[font="Open Sans", sans-serif]The reality is that unless you are an extreme gamer, or are looking to get into the world of hardcore audio editing, sound cards are not going to be that much of an improvement over the audio from your motherboard. However, there are certain pros and cons to consider before you dismiss sound cards completely. Here they are.[/font]

[font="Open Sans", sans-serif]What different types of PC audio are there?[/font]

[font="Open Sans", sans-serif]Audio comes in two different formats: analog and digital. Computers are what we call digital systems, which means that they can only produce or manipulate sound in a digital format. The problem is that, in the real world, all audio is found or created in an analog format. All speakers produce analog signals; digital speakers, the ones we use for computers or [font="Open Sans", sans-serif]home theater systems[/font], are analog speakers that are able to convert the digital signal to the analog format. A digital-to-analog converter (DAC) is used for this process and is incorporated into many of the speakers we see from day to day. All motherboards have a chip called a codec (coder/decoder) that is able to covert digital signals to analog signals and vice-versa. You can find external DAC devices in some of the [font="Open Sans", sans-serif]best headphones[/font], especially if you look at specialist[/font] gaming versions.



[font="Open Sans", sans-serif]Onboard audio - pros and cons[/font]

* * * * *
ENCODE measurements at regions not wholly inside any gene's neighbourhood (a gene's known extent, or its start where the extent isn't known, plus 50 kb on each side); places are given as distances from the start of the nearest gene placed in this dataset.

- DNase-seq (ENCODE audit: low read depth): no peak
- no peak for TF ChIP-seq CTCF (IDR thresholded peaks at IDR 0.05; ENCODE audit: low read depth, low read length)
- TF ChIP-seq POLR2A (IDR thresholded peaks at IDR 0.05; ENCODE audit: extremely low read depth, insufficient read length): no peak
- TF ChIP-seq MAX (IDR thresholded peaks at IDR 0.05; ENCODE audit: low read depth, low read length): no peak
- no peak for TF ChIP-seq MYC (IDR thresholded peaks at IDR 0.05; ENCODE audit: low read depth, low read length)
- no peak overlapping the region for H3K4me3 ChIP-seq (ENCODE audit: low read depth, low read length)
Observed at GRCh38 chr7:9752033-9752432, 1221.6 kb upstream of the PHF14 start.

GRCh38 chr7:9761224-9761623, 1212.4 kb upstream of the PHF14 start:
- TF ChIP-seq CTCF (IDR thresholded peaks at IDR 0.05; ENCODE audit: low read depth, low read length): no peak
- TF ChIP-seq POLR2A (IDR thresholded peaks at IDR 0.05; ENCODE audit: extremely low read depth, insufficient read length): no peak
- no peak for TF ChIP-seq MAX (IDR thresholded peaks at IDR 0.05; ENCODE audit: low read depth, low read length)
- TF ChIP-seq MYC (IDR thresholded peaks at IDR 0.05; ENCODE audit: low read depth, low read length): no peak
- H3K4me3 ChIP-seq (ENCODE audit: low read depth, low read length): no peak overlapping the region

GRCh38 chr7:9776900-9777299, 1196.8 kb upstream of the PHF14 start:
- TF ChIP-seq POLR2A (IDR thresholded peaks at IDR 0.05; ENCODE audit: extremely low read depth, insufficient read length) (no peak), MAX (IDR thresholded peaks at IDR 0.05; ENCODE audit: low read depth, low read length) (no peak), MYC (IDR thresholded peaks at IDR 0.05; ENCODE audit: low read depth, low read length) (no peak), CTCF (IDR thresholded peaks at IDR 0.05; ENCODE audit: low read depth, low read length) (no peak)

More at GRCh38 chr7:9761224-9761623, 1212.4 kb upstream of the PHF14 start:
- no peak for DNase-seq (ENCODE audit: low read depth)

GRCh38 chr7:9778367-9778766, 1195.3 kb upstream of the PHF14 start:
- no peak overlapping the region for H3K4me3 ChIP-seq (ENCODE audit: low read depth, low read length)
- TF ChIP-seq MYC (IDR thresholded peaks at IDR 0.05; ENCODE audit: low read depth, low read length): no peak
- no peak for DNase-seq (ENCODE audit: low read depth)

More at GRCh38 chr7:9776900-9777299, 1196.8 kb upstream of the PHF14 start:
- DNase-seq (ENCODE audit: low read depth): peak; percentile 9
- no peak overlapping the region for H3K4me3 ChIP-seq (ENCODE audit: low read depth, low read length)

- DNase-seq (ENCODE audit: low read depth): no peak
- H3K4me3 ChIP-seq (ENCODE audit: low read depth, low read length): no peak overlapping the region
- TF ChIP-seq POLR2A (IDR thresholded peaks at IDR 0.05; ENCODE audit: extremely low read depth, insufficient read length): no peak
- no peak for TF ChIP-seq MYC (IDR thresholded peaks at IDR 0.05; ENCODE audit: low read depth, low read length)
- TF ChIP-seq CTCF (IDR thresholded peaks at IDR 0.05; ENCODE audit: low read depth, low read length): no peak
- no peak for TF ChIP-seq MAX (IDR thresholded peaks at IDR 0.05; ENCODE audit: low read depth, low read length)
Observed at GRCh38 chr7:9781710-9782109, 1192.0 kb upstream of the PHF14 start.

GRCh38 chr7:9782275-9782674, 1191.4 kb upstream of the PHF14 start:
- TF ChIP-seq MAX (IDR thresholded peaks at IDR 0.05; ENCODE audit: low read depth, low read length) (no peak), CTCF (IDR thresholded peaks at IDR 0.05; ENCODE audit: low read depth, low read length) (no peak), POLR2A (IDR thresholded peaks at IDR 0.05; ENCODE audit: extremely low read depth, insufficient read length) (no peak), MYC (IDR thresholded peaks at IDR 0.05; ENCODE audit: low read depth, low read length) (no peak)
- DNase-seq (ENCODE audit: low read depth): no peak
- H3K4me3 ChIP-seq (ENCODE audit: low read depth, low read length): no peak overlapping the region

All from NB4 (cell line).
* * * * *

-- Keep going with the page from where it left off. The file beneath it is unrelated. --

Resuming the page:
[font="Open Sans", sans-serif]All motherboards on the market come with embedded sound cards, or onboard audio. The problem is that since motherboards need to be small enough to fit into your tower, they have limited space for the sound card. As such, onboard audio is not able to produce the same quality of audio as a dedicated sound card. Many of the features needed to produce clear, crisp sound simply can't be added to onboard sound cards.[/font]
[font="Open Sans", sans-serif]One major advantage of using onboard audio is obviously the cost. Not only do you save money on the sound card, but you also save a lot of money on new speakers or an expensive headset. You will still be able to listen to the same music or play the same games as someone with a dedicated sound card, but you won't quite have the same level of sound quality.[/font]

[font="Open Sans", sans-serif]If you own one of the [font="Open Sans", sans-serif]best laptops[/font], you won't have the option to add a sound card, so if you're looking to improve audio, we recommend a headset with an external DAC, like the [font="Open Sans", sans-serif]Steelseries Arctis Pro[/font].[/font]